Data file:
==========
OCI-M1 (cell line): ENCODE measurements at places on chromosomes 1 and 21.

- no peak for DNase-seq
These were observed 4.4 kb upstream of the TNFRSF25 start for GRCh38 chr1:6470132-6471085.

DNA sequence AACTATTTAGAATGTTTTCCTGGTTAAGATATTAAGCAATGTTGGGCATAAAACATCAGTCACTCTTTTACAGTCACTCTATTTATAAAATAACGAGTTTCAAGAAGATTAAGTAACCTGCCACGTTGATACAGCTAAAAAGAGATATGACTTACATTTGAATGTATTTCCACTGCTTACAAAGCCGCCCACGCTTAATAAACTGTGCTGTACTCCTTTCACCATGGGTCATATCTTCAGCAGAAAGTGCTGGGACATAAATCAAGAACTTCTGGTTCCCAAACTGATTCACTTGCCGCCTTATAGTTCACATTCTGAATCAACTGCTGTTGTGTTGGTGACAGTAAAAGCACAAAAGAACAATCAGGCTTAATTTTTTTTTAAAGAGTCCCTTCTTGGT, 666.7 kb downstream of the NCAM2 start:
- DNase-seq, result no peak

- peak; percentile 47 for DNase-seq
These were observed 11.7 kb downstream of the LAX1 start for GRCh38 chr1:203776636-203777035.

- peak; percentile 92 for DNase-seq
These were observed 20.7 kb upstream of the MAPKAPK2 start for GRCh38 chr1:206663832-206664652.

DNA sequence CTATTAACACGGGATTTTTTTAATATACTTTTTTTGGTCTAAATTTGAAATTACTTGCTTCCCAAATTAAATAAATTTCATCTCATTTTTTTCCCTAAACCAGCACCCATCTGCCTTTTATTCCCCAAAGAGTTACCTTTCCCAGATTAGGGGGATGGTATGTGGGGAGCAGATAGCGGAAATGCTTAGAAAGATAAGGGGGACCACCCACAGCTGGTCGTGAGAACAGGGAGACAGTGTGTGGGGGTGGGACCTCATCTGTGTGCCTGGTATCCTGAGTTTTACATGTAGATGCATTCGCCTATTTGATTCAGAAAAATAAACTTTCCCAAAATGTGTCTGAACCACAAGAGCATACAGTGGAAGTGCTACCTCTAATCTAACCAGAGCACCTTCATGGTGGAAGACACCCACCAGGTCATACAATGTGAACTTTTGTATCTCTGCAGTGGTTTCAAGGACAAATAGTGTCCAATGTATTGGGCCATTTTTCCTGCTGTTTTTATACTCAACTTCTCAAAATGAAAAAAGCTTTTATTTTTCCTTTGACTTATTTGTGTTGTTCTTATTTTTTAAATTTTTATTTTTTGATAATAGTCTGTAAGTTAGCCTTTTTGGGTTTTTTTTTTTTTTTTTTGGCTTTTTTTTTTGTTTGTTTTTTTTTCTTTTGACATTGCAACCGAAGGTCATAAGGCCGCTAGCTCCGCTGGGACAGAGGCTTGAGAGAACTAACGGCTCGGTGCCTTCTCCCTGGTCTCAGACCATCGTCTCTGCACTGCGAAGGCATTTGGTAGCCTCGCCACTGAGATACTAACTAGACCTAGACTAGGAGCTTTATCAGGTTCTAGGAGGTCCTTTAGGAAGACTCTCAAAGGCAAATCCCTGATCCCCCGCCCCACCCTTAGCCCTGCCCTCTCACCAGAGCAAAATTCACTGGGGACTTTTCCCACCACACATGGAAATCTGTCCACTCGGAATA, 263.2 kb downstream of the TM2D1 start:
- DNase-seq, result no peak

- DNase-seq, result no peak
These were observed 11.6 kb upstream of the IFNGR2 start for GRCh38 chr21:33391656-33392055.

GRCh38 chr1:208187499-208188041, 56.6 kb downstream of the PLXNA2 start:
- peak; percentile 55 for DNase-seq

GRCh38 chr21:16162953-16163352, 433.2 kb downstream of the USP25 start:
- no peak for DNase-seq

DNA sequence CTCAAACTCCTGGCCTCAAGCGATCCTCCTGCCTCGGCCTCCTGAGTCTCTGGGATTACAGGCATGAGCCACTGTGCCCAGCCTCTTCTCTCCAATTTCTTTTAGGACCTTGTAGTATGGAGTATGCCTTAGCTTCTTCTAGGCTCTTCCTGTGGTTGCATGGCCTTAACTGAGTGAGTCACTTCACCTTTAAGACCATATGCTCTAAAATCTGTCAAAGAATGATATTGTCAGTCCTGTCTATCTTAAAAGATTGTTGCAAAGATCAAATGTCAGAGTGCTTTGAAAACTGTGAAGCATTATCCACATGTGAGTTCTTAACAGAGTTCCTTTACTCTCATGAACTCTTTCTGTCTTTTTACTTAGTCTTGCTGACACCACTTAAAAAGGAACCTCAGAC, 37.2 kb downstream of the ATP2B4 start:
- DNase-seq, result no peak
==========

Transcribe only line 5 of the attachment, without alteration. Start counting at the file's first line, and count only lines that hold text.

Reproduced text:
- DNase-seq, result no peak